Friday, October 30, 2015

The Cephalopod Coffeehouse: Six Years

It has been a long time since I’ve read a novel that has made me want to read everything that author writes. I have found that magical connection with the books of Harlan Coben. 

For the second month in a row, I’m choosing one of his books to feature as the best book I’ve read this month in the blog hop through The Cephalopod Coffeehouse
Six Years Paper Back

Six Years is the story of Jake Fisher, a man plagued by the memory of the woman he watched marry Todd Sanderson six years before. He wonders if he missed out on the best thing that might have ever happened to him. Should he have been the one marrying Natalie?

At the time of Natalie’s marriage, he promised that he would leave her alone and never try to contact her. But when he comes across Todd Sanderson’s obituary in the paper, he decides to break that promise and contact the woman who once meant so much to him. Jake attends the funeral to pay his respects, but when he catches a glimpse of Todd’s widow (a woman to whom Todd’s been married for over ten years, apparently), Jake knows the widow is not Natalie.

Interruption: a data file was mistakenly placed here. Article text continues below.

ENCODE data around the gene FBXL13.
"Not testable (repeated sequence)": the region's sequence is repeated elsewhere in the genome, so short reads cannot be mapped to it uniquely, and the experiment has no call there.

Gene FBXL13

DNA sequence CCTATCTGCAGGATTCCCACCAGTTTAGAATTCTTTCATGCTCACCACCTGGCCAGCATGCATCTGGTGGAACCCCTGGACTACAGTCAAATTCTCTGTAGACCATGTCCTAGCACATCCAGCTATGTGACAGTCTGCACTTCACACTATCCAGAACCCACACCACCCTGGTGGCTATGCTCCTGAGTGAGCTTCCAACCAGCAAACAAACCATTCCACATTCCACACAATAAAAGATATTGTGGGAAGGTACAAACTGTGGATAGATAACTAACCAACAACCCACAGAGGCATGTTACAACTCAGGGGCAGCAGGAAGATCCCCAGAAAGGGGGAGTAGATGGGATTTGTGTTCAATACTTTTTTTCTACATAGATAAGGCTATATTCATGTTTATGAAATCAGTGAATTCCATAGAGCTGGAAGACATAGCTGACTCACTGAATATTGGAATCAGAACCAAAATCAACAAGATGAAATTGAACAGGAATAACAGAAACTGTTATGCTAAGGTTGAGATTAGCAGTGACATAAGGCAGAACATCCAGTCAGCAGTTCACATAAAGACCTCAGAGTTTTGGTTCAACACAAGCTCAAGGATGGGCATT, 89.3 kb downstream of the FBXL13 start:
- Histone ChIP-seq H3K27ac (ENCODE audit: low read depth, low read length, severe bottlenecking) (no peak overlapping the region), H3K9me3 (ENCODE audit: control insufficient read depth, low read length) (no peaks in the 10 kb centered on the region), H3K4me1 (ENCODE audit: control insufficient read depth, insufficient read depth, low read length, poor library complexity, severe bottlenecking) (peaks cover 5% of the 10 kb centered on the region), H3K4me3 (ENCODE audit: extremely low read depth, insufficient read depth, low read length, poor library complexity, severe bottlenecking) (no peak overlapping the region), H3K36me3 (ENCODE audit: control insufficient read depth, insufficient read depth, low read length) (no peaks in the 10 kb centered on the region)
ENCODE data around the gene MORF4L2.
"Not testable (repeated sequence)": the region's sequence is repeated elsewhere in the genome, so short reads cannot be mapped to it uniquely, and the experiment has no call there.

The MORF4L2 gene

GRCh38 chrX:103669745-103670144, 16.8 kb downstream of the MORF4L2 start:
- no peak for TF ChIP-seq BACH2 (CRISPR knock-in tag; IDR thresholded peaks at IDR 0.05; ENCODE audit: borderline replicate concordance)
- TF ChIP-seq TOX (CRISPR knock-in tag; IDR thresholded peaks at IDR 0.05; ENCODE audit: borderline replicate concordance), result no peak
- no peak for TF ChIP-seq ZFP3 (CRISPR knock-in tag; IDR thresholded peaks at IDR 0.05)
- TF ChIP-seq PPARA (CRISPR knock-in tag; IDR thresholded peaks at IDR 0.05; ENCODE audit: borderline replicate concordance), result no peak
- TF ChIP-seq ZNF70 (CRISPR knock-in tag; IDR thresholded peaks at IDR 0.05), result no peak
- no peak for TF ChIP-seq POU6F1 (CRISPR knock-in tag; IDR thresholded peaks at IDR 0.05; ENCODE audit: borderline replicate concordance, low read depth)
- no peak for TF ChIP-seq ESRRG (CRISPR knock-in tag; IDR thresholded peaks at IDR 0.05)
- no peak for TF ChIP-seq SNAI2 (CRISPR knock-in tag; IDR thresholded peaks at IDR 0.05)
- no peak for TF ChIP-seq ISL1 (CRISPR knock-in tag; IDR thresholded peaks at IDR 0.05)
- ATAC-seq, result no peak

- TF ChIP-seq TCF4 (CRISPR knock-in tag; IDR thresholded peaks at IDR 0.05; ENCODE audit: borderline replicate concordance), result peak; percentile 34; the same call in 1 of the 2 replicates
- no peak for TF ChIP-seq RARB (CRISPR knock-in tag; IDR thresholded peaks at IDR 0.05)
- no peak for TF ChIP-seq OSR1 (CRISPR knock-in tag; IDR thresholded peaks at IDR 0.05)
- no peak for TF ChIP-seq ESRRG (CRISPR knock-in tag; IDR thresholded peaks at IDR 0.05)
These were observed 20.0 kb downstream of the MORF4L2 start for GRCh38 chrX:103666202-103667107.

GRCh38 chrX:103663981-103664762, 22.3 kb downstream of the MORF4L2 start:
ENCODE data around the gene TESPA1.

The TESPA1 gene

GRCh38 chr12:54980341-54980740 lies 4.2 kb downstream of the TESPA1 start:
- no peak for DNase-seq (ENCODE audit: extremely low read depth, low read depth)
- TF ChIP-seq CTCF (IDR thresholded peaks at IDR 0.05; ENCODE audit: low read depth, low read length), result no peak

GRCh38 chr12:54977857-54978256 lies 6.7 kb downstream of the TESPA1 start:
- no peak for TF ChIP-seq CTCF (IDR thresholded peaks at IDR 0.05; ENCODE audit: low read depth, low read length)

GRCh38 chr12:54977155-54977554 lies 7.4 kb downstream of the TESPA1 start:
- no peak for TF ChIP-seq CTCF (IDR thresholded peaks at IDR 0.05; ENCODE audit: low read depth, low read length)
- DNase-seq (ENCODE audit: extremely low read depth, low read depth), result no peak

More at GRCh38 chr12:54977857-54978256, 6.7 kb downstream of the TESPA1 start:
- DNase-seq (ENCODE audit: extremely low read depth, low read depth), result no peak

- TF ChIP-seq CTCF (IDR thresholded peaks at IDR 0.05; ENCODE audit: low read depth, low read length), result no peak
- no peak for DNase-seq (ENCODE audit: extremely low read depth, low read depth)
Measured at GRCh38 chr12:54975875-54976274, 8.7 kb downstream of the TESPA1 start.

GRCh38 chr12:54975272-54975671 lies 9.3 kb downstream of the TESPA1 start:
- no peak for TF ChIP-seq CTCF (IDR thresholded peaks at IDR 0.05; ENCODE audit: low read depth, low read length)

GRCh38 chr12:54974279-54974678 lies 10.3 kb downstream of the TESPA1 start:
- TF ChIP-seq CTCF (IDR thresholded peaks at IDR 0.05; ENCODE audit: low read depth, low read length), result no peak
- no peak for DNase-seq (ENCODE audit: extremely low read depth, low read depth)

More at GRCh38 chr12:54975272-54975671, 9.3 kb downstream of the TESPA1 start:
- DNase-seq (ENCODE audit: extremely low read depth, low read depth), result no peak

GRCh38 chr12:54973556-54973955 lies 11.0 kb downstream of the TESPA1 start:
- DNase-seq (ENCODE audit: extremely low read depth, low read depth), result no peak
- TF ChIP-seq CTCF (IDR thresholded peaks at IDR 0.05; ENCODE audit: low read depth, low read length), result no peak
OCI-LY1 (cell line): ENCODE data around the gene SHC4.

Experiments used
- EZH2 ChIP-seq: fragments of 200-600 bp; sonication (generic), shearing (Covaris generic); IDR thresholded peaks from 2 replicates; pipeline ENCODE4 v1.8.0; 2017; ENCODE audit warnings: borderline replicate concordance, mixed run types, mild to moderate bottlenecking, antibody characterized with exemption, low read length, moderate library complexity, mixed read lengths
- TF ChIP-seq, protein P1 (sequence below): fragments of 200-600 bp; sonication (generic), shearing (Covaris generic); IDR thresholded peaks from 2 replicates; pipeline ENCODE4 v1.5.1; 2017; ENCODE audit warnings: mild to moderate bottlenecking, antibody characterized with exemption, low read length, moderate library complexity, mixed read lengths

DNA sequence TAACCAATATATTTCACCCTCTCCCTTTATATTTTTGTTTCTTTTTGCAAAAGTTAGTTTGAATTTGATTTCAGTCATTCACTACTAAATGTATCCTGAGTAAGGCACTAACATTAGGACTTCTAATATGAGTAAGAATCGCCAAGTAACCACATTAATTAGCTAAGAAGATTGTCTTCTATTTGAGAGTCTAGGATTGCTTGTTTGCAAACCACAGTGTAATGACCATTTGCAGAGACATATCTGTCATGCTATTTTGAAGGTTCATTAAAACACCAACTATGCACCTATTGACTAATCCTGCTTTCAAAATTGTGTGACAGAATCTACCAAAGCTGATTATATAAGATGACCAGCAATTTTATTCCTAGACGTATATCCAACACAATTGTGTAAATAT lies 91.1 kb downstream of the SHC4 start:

As a college professor, Jake is well-versed in the methods of research, and he begins an all-out search for the woman named Natalie. As he tries to untangle the sticky and confusing web of Natalie’s whereabouts, he finds that no one will talk to him, no one remembers him, no one saw or knows anything. Even friends with whom he and Natalie had once socialized don’t recollect ever having seen them together.

In the midst of it all, Jake finds himself entangled a dangerous game that threatens his very life—the life he lives and the life he thinks he lives. Is Natalie’s whole life a lie? Or is his?

Just like The Stranger, Six Years is a compelling page-turner. From the two books I’ve read, Coben appears to a master of the guessing game. What is going on? How did this happen? How will he get out of this?